In this article for Hospital News, by the President of Eldercare Home Health Lisa Wiseman, Lisa talks about the discharge process and the importance of proper planning to help make your elderly family member’s return home a success.
Below you’ll find the text from the article on discharge planning:
Planning for a senior’s return home is vitally important in helping to make the transition from hospital to home a successful one. Discharge planning, as it is known, should begin the day a patient goes to the hospital. in reality, everyone is so focussed on the health condition that brought the patient to the hospital in the first place, that discharge planning is usually not on the radar screen until the patient’s condition has improved and he or she is closer to the day of returning home. Here are five important tips to help seniors and their families plan a successful discharge.
Find out who is coordinating the discharge.
Often it is the Social Worker. Let that person know that you want to be kept up to date on the discharge planning and that you and your family will likely need some lead time in order to get things in order, before you or your relative goes home.
Use the expertise of healthcare professionals in hospital. Ask each member of the healthcare team for advice on how you can prepare for discharge home and for a plan once ou get there. For example, if a physiotherapist has treated you , ask him/her to leave you with a printed sheet of exercised that you can follow when you get home. If a walker is suggested, get a prescription for the right size and type of walker before you go home. If a dietitian assess you, ask him/her for a list of suggested meal plans to follow to support your recovery at home. Ask your physician for the current list of medications that are being administered to you in hospital. They may be different than those you cam in with. Don’t hesitate to ask the occupational therapist for a list of assistive devices that he/she feels would be particularly helpful for you.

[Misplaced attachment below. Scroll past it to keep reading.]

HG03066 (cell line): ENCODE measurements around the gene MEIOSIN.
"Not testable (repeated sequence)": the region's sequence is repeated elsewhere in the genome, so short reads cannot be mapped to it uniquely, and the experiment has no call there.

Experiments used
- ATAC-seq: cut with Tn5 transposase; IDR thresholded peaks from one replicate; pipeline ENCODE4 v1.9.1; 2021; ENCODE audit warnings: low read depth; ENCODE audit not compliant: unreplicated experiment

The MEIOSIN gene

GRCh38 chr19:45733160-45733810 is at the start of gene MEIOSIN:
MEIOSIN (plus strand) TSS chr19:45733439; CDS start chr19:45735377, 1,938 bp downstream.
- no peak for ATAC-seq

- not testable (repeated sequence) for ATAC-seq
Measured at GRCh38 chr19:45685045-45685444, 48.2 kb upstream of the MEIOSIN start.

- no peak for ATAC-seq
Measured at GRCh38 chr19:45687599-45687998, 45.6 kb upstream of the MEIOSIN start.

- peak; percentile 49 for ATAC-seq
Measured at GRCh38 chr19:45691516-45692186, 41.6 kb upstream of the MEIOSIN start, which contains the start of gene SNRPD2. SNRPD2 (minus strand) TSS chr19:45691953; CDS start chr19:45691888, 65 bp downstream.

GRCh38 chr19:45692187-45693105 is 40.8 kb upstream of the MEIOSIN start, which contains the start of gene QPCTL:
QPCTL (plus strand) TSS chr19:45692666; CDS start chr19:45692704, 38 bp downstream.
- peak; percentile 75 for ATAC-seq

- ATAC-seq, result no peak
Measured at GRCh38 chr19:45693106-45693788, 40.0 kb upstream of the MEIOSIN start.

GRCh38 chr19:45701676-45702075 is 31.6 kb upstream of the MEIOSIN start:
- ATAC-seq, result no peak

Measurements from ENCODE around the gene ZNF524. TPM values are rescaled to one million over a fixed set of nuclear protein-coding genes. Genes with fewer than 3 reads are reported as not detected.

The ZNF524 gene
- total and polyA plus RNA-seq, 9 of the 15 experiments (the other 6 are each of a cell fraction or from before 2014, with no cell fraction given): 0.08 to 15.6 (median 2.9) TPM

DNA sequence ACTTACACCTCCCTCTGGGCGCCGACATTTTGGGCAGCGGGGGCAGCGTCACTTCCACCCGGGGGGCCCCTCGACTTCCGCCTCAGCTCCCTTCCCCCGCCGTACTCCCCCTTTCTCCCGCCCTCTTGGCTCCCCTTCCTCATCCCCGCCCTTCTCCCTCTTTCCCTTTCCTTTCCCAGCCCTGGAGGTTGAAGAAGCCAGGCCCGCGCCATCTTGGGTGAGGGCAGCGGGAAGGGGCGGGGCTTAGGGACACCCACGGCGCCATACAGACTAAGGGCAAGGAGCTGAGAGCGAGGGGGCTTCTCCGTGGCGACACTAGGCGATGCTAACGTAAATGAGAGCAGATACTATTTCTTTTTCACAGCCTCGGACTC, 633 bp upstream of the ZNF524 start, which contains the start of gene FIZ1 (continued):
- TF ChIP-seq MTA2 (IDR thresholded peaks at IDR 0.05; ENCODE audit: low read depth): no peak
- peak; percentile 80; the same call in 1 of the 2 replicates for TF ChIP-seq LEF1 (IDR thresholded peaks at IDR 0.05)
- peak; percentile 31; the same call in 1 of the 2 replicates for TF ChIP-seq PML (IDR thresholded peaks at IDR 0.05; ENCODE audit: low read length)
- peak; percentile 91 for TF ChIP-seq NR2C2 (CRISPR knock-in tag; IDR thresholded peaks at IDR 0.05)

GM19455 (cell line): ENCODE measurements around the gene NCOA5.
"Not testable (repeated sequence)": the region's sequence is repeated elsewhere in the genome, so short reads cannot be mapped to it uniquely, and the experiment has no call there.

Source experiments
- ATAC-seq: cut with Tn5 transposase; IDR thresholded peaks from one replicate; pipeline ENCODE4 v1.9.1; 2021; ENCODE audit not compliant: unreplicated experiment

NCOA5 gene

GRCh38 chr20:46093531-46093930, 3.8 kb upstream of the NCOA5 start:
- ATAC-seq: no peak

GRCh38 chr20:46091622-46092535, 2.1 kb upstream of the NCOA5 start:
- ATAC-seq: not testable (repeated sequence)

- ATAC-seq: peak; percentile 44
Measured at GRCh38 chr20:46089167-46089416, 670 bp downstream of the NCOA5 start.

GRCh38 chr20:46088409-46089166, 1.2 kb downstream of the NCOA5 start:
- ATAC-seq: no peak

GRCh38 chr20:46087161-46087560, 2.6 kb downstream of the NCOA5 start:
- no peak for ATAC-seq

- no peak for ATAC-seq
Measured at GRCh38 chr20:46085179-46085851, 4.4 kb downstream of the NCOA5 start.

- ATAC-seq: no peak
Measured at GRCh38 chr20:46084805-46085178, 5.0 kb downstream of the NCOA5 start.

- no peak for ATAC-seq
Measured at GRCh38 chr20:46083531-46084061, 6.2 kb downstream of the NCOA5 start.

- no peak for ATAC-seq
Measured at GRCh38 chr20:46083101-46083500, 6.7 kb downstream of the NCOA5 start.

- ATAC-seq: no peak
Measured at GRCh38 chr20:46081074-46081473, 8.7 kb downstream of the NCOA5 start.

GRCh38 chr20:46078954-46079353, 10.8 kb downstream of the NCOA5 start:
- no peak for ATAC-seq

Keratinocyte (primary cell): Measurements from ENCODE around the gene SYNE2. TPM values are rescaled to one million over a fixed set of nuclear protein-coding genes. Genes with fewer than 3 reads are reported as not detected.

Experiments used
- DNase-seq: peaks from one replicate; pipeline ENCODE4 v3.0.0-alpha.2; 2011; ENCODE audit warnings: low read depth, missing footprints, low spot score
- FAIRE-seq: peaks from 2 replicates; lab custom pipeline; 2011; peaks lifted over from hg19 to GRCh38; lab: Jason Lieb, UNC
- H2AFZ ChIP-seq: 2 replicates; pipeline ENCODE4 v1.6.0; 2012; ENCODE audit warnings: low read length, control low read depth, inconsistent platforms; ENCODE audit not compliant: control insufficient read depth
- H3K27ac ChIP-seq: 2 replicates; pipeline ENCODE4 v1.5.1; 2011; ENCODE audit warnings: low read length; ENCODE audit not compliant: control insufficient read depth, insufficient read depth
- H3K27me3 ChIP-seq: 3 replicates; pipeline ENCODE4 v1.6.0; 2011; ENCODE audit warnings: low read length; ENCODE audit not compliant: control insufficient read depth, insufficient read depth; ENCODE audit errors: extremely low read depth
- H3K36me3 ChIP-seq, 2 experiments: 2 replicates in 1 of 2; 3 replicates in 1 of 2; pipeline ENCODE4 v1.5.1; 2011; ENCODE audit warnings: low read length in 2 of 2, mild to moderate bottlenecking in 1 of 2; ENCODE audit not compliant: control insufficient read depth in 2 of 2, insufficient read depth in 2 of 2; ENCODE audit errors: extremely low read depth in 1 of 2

Home assessment and modifications.
Ask if members of the health-care team make home visits. An occupational therapist could make specific suggestions for you home safety such as grab bars in the shower, the removal of obstacles in your home, lighting changes, adaptions to kitchen appliances, etc. You may have been able to make do with things the way they were before your hospital stay, but it’s also possible that the right modifications could make home life a lot easier and safer. This kind of assessment may also be arranged once you or your relative has been discharged home.
Home health care
Ask if follow up care is recommended and it if will be provided in the community by the Community Care Access Centre (CCAC). If not, you will need to contact privately for the care needed. For example, a common scenario for a senior being discharged home from hospital is that the Community Care Access Centre will provide one (often, one hour) visit per week by a personal support worker to assist with safe bathing. However, many elderly clients will need several hours of assistance each day in order to meet their needs at home.
In summary: Discharge planning is key to a senior’s successful return home